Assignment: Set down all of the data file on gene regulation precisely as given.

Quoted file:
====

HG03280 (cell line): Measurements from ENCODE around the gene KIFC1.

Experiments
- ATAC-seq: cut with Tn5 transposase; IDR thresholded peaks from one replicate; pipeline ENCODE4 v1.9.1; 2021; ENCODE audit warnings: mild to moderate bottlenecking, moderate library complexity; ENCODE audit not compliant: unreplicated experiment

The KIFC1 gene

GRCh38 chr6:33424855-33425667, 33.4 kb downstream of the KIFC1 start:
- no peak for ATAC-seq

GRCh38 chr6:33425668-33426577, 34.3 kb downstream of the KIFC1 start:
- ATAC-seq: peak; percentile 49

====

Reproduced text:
HG03280 (cell line): Measurements from ENCODE around the gene KIFC1.

Experiments
- ATAC-seq: cut with Tn5 transposase; IDR thresholded peaks from one replicate; pipeline ENCODE4 v1.9.1; 2021; ENCODE audit warnings: mild to moderate bottlenecking, moderate library complexity; ENCODE audit not compliant: unreplicated experiment

The KIFC1 gene

GRCh38 chr6:33424855-33425667, 33.4 kb downstream of the KIFC1 start:
- no peak for ATAC-seq

GRCh38 chr6:33425668-33426577, 34.3 kb downstream of the KIFC1 start:
- ATAC-seq: peak; percentile 49